McDonalds, Visa, Coca Cola, Samsung, General Electric--should we feel sorry for them? They spent huge sums of money for the privilege of advertising their products during the upcoming Olympic Games in Beijing, China. But now the Tibetans, always a bit unruly, are in open revolt and the Chinese government, always prone to violence, is sending thousands and thousands of heavily armed troops to Tibet to suppress the uprising. The large corporate advertisers face a serious dilemma. Their customers may object if they do not speak out against the human rights violations in Tibet; they may show their displeasure by patronizing Mastercard instead of Visa, Wendy's instead of MacDonalds, or Pepsi instead of Coke. All of a sudden, the investment in the Beijing Olympics seems a bad deal. But, on the other hand, if these companies were to criticize the actions of the Beijing government, they might lose their permission to do business in China. They could lose their chance to sell cokes to more than one billion Chinese. Coca Cola's stock holders would not be happy about that.
The advertisers in the Beijing Olympics truly find themselves between a rock and a hard place.
But before you get all choked up about the troubles of these multi-national corporations, pause a minute and ask yourself: what is new about the suppression of the Tibetan uprising. Should we really be surprised?
China has occupied Tibet since 1959. There never has been any evidence that the invasion of Tibet was welcomed by its population. Thirty years later, in 1989, students demanding more democracy in China were killed by troops in Tienanmin Square in Beijing. Once again the Chinese government showed itself to be prone to harsh violence in the interest in maintaining political control by the ruling Communist Party.
Did McDonalds or Coke not know that? Yes, of course they knew that but they did not care. After all "business is business" and there is a great deal of money to be made and that is all that counts.
The Olympics, and the question whether to advertise on the broadcasts of Olympic events, is only a small episode in a much larger drama.
Google had been operating in China for a number of years, but early in 2006 the Chinese government demanded that Google block sites not acceptable to the government. Google agreed, making itself complicit in the Chinese government's censorship. Google also closed down e-mail and chat-rooms, because they could not easily be monitored by the Chinese government. Nor is Google an exception. The BBC reports that "Last year, Yahoo was accused of supplying data to China that were used as evidence to jail a Chinese journalist for 10 years."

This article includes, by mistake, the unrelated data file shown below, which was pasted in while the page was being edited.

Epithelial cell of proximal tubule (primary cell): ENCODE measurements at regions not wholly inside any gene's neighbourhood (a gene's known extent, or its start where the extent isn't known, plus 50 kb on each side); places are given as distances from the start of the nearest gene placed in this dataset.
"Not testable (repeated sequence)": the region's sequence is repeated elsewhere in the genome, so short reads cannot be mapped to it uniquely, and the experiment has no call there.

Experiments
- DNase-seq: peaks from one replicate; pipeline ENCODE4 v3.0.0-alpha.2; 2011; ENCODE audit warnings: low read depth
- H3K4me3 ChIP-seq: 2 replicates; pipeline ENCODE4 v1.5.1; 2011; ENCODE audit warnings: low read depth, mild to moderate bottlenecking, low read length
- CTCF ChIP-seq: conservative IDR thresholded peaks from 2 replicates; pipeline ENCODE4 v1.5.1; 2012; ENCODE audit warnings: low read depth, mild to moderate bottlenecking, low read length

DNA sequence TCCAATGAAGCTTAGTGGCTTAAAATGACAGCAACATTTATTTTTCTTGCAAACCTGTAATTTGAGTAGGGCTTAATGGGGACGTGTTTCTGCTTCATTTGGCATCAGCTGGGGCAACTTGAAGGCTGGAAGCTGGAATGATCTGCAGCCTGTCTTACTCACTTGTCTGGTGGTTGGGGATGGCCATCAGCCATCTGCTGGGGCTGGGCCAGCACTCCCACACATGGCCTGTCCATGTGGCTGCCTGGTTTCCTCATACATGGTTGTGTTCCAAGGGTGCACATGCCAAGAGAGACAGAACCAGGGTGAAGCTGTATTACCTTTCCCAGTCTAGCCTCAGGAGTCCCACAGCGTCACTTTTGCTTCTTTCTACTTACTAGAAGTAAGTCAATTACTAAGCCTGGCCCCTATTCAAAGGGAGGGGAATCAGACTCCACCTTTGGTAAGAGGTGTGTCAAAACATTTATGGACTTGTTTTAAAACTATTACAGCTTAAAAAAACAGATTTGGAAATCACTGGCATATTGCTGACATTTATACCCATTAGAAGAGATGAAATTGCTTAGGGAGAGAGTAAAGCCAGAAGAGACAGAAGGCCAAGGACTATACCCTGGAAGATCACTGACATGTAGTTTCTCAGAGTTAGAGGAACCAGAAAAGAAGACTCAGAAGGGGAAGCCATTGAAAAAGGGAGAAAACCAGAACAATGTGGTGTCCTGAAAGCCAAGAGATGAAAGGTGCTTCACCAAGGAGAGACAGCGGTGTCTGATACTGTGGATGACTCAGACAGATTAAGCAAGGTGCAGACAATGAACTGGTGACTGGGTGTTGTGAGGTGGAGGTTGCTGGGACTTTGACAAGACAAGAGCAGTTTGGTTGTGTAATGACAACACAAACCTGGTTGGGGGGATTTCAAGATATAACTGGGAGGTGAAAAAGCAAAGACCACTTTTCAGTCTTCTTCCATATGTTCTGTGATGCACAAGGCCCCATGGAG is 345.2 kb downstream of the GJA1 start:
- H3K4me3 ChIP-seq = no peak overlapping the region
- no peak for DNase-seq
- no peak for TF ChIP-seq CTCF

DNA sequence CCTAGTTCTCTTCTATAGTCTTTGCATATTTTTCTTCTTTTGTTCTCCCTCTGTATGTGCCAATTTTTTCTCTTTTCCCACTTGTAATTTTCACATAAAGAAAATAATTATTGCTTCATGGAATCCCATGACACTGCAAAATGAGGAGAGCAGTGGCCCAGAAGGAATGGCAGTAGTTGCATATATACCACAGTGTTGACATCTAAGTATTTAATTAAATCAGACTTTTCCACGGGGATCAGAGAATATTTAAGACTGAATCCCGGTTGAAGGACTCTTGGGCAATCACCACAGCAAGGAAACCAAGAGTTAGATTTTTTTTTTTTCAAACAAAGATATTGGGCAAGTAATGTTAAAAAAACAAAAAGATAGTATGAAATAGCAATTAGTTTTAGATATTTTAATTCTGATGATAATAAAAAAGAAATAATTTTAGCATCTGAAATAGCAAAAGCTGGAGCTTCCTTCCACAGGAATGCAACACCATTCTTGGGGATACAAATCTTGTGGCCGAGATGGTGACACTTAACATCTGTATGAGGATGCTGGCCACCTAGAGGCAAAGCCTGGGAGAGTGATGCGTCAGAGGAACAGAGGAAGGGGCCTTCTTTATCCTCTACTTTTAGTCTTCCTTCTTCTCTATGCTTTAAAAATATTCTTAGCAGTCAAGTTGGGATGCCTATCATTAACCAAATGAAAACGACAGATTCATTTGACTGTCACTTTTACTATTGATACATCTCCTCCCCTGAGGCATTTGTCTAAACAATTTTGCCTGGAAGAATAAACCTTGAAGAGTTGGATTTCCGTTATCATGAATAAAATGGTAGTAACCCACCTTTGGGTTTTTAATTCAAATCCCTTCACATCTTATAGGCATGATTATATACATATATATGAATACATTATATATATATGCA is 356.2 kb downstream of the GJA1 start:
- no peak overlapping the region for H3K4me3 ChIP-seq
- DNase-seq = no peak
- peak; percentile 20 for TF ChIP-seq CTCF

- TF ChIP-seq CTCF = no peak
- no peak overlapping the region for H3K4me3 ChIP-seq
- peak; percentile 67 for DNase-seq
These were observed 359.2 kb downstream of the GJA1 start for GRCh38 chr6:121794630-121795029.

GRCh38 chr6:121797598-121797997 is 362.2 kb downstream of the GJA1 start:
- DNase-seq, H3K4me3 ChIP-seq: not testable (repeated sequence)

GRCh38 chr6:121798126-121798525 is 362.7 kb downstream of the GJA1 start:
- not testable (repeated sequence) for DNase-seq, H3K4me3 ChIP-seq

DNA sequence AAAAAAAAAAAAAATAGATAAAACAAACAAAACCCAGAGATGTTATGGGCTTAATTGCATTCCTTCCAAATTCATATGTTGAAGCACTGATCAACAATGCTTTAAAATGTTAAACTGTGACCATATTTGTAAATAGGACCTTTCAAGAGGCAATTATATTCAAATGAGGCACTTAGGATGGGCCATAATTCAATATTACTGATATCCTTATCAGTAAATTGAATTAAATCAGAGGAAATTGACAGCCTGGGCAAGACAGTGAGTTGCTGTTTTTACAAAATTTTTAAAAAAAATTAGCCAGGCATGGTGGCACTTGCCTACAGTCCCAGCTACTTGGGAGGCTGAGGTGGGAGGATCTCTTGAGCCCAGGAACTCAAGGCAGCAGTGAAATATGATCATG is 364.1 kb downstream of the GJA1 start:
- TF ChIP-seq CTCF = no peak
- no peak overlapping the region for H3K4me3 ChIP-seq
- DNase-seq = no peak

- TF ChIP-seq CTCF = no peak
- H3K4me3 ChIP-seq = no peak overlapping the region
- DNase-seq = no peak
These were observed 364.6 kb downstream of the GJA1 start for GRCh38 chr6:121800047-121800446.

These are some recent examples of large corporations being willing to cooperate with authoritarian regimes for the sake of their bottom line. These enterprises are willing to support any government, however brutal and tyrannical, in order to improve their balance sheet.
Nor is this a new phenomenon. During the thirties, when the Nazis rebuilt the German army, they got material assistance from General Motors and Ford Motors in building trucks and tanks. Both corporations had factories in Germany and produced military vehicles for the German military until long after the outbreak of World War II. A significant portion of German weapons were produced by the Thyssen Iron Works. Thyssen was closely associated with Senator Prescott Bush, the President George W. Bush's grandfather. The Guardian (UK) reports "George Bush's grandfather, the late US senator Prescott Bush, was a director and shareholder of companies that profited from their involvement with the financial backers of Nazi Germany."
Finally, the most awful example of all: the extermination of vast numbers of German Jews was made much easier with the help of accurate lists of German Jews and their addresses. IBM developed and leased to the German government the technology for making the needed lists of Jews to be deported. IBM was rewarded handsomely for that service.
The business of business is profit. They will make profit by supporting authoritarian regimes just as happily as they make it in democratic countries. They would do business with the Devil himself, if it were profitable. The dilemmas raised by the Beijing Olympics are just a bump in the road to greater profits, never mind the human or moral costs.